Summary of Part VI (Chapters 15-17)
Jean Louise sits at a table behind Mr. Cunningham’s ice cream shop and tries to work through all of her conflicting and confusing feelings and thoughts. In this space that used to be her old backyard, she reconstructs her days in school. In the last two weeks of a school year in high school, she was about to go to her first dance: Jem had asked Henry to take Jean Louise with him so that Jem could take a girl he liked from across the river. Jean Louise bought a new dress and, in order to fill out the space, also bought fake bosoms. The afternoon before the dance Jean Louise also remembered that she didn’t know how to dance, so Uncle Jack came over and quickly taught her the basics.
That night, she had a wonderful time at the dance, and developed a crush on Henry. Later in the night, Henry noticed that Jean Louise’s fake bosoms slipped to wrong places on her body, and led her outside. Jean Louise was so embarrassed by this that she demanded to be taken home. Henry refused, and instead took the fake bosoms and flung them away into the night.
The next morning, the whole school was met with an assembly, where the uptight principal showed them a pair of fake bosoms hanging on the school’s front billboard. The principal demanded a confession in writing from the owner of the bosoms and the perpetrator of this outrage. Henry came up with the idea, after consulting Atticus, of making every girl in the school write a note to the principal. Jean Louise delivered her own note to the principal nervously, unaware of Henry’s plans.
Back in the present, Jean Louise and Henry grab coffee at the drugstore, where she tells him she will not and cannot marry him. She expresses her distaste with his and Atticus’s involvement with the Citizens’ Council, and their argument escalates. Henry reminds her that she has certain privileges that he does not, and that he has had to work for everything in the world; being a part of the Citizens’ Council is a necessary part of his work at this time in his life.
Jean Louise marches out of the drugstore and to Atticus’s office, “unaware that Maycomb was looking at her” (233), and has a talk with her father. During this talk, Atticus reveals himself as a mild white supremacist, and endures Jean Louise yelling at him and calling him terrible names, even comparing him to Hitler. In enduring her harsh words, Atticus still maintains his calm demeanor, and does not retaliate. Jean Louise marches out of his office, shattered and disillusioned.
Analysis of Part VI (Chapters 15-17)
Whereas the rest of the story has been rather expositional, the climax of the story finally occurs in this part. Like most of the story in Go Set a Watchman, the climax is dialogue-based rather than event- or action-based.
When Jean Louise thinks of her high school memory of the dance with Henry, she actually ends up using this to inform what she does next in present time: that is, tell him that she will not marry him. During the embarrassing aftermath of the dance, Jean Louise says, “I will never understand men as long as I live” (219). She echoes this sentiment frequently in present time as well, and thinks to herself that she was “no longer in love with Henry” (219).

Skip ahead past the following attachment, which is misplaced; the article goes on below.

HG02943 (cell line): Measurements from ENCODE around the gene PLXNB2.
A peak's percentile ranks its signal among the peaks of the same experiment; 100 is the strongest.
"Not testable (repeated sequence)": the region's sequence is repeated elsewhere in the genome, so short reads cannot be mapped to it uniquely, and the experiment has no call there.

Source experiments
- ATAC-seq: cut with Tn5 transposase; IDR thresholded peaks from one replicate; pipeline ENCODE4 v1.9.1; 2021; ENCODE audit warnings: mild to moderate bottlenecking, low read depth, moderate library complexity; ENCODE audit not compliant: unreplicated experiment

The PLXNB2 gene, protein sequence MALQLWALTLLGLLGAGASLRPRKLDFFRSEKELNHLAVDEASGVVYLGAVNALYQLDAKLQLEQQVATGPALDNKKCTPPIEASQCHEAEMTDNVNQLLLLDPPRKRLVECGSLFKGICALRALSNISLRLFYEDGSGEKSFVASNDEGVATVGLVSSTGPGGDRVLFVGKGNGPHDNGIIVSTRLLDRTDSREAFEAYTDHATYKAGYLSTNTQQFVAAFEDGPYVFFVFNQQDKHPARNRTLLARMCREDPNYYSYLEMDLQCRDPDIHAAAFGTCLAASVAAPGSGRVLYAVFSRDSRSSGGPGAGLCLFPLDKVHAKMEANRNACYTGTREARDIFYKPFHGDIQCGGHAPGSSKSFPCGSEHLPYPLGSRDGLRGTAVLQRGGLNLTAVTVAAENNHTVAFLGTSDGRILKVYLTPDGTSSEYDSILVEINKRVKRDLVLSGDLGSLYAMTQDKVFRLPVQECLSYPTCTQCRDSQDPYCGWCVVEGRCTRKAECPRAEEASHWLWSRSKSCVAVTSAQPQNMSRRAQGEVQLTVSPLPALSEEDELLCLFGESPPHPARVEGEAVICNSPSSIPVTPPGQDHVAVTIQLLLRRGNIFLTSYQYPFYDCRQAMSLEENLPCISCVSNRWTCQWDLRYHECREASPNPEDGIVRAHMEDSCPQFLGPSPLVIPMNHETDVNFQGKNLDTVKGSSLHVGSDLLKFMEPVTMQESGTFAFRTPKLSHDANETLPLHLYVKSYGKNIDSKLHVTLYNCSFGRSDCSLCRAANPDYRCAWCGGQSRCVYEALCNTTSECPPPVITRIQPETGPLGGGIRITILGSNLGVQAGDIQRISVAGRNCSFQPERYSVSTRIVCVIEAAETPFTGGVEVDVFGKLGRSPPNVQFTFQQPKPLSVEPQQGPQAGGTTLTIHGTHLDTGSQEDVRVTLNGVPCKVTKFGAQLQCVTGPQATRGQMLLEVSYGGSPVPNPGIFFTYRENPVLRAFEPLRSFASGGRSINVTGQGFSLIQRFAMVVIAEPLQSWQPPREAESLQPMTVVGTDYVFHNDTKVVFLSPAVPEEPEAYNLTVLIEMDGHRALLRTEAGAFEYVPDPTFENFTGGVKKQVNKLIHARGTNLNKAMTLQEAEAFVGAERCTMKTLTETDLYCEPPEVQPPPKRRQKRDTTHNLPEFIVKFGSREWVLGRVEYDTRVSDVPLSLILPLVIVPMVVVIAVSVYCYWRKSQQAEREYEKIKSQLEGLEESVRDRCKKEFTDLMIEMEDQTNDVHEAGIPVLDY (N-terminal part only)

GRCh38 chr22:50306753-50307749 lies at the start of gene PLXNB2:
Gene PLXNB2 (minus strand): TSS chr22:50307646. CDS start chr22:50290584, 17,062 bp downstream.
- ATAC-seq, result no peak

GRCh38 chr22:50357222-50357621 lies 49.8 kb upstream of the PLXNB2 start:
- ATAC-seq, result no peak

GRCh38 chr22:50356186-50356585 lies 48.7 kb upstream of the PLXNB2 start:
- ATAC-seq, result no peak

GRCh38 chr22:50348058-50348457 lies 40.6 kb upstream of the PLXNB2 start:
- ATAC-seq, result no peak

Another noteworthy aspect of Jean Louise’s memories of the assembly the morning after the dance is her commentary on the principal’s principles. The young Jean Louise complains to her friends that “He just loves confessions in writing… He thinks it makes it legal” (218). Her classmates add, “He doesn’t believe anything unless it’s written down” and “When it’s written down he always believes every word of it” (218). The legality of writing is an idea that haunts the Finches throughout their history, since so much of the work Atticus deals with surrounding race is completely unwritten. Despite written laws that allow blacks to vote, there is no enforcement, and instead there are plenty of preventive measures (hence the “interference” of the NAACP in the South).
When Jean Louise tells Henry that she can’t and won’t marry him, their conversation about gender roles and equality also reaches a head in Jean Louise’s explicitly asking, “Is that what loving your man is?... You mean losing your own identity, don’t you?” (227). Her mind is only further made up when Henry responds, “In a way, yes” (227). Jean Louise’s concern with personal identity reflects the talk that she had with Uncle Jack earlier. When Henry tells her “Honey, I’m only trying to make you see—” (232) from his perspective, readers further understand that, as much as Jean Louise accuses others of being blind, her Uncle Jack is right in that she does not always open her eyes to others’ perspectives, either.
Atticus, who holds white supremacist beliefs, says: “Let’s look at it this way. You realize that our Negro population is backward, don’t you? You will concede that? You realize the full implications of the word ‘backward,’ don’t you?” (242). By saying “let’s look at it this way,” he attempts to make his daughter see from his perspective. He, too, realizes that for her entire life Jean Louise has already been “seeing from his perspective,” but can no longer, due to her racial color blindness. In her rage, Jean Louise cries “God!” and goes on to say, sarcastically, “And speaking of God, why didn’t you make it very plain to me that God made the races and put the black folks in Africa with the intention of keeping them there so the missionaries could go tell them that Jesus loved ‘em but mean for ‘em to stay in Africa?... Jesus loved all mankind, but there are different kinds of men with separate fences around ‘em” (249). Atticus interrupts this tirade with the simple request, “Jean Louise, come down to earth” (249), which, with a slight allusion, asks her to do what Jesus did to humankind. It is also a foreshadowing and a reflection of what Atticus and Jean Louise will have to do, together, to her deified image of her father.